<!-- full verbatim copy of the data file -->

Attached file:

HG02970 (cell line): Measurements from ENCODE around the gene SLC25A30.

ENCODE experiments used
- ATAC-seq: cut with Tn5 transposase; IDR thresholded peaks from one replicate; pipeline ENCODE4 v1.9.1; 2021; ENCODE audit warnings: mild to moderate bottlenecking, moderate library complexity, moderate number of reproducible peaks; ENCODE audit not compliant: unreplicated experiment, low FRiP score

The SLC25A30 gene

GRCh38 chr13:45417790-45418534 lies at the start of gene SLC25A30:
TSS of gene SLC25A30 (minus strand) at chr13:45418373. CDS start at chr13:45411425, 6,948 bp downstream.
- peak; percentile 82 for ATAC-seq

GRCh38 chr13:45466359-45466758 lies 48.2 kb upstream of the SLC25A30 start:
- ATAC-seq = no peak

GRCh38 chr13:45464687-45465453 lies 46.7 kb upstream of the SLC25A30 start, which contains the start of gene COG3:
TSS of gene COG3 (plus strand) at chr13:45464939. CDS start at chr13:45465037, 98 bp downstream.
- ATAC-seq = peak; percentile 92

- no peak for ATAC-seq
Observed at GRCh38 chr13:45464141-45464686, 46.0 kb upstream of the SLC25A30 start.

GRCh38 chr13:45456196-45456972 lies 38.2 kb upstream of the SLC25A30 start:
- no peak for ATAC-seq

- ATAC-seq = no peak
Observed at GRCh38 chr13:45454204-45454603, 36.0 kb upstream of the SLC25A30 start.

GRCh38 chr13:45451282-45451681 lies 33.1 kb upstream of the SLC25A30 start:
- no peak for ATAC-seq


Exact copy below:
HG02970 (cell line): Measurements from ENCODE around the gene SLC25A30.

ENCODE experiments used
- ATAC-seq: cut with Tn5 transposase; IDR thresholded peaks from one replicate; pipeline ENCODE4 v1.9.1; 2021; ENCODE audit warnings: mild to moderate bottlenecking, moderate library complexity, moderate number of reproducible peaks; ENCODE audit not compliant: unreplicated experiment, low FRiP score

The SLC25A30 gene

GRCh38 chr13:45417790-45418534 lies at the start of gene SLC25A30:
TSS of gene SLC25A30 (minus strand) at chr13:45418373. CDS start at chr13:45411425, 6,948 bp downstream.
- peak; percentile 82 for ATAC-seq

GRCh38 chr13:45466359-45466758 lies 48.2 kb upstream of the SLC25A30 start:
- ATAC-seq = no peak

GRCh38 chr13:45464687-45465453 lies 46.7 kb upstream of the SLC25A30 start, which contains the start of gene COG3:
TSS of gene COG3 (plus strand) at chr13:45464939. CDS start at chr13:45465037, 98 bp downstream.
- ATAC-seq = peak; percentile 92

- no peak for ATAC-seq
Observed at GRCh38 chr13:45464141-45464686, 46.0 kb upstream of the SLC25A30 start.

GRCh38 chr13:45456196-45456972 lies 38.2 kb upstream of the SLC25A30 start:
- no peak for ATAC-seq

- ATAC-seq = no peak
Observed at GRCh38 chr13:45454204-45454603, 36.0 kb upstream of the SLC25A30 start.

GRCh38 chr13:45451282-45451681 lies 33.1 kb upstream of the SLC25A30 start:
- no peak for ATAC-seq